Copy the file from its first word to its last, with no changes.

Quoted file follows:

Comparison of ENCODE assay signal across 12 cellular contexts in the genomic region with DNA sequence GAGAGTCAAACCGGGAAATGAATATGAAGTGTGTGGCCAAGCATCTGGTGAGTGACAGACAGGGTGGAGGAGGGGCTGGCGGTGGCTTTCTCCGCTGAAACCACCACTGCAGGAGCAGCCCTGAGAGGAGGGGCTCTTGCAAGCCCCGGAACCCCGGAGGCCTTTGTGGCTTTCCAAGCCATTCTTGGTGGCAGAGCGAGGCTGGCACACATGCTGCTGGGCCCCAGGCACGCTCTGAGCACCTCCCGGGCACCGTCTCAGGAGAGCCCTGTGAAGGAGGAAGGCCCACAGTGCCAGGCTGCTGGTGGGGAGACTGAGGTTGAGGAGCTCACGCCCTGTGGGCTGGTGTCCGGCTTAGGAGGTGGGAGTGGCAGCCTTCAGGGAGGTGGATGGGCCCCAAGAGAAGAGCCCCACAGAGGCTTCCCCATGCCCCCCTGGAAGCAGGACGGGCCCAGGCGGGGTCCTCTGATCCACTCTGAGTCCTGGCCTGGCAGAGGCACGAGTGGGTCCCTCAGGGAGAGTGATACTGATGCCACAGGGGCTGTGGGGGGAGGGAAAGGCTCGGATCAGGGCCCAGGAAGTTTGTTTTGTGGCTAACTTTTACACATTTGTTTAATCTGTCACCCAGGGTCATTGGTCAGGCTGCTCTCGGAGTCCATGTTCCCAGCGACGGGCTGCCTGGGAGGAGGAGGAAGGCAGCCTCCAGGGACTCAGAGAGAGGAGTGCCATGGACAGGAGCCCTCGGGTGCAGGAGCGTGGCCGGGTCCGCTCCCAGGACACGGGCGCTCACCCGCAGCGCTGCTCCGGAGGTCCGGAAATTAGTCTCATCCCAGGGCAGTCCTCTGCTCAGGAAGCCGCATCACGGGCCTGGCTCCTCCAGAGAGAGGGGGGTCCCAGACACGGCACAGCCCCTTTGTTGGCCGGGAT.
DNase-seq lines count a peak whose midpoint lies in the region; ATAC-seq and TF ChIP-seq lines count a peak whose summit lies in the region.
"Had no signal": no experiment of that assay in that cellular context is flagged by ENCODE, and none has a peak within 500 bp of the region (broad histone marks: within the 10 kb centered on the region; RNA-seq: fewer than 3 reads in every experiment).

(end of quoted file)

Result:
Comparison of ENCODE assay signal across 12 cellular contexts in the genomic region with DNA sequence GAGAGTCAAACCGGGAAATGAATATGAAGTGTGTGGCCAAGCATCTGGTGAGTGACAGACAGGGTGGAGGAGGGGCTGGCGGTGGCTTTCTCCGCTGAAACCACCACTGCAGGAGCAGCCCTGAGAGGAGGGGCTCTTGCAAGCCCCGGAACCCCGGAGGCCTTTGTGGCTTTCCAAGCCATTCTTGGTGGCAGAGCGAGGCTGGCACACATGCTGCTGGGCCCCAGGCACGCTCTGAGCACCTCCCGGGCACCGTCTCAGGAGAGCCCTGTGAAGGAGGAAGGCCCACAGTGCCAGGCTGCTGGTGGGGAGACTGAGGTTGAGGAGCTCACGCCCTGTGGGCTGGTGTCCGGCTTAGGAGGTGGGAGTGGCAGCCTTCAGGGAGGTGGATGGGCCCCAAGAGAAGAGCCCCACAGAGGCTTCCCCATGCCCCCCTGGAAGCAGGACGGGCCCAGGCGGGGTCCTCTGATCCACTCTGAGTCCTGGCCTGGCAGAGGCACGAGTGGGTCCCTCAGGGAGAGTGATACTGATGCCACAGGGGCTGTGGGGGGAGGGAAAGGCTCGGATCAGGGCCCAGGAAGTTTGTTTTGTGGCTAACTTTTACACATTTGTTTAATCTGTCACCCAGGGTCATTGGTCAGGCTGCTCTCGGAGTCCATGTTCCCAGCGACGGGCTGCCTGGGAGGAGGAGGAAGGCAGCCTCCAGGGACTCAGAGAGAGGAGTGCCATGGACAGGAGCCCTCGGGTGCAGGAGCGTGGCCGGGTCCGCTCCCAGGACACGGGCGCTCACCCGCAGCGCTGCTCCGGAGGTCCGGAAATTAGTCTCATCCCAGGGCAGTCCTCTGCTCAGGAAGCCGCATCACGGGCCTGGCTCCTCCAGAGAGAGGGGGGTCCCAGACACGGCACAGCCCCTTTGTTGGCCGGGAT.
DNase-seq lines count a peak whose midpoint lies in the region; ATAC-seq and TF ChIP-seq lines count a peak whose summit lies in the region.
"Had no signal": no experiment of that assay in that cellular context is flagged by ENCODE, and none has a peak within 500 bp of the region (broad histone marks: within the 10 kb centered on the region; RNA-seq: fewer than 3 reads in every experiment).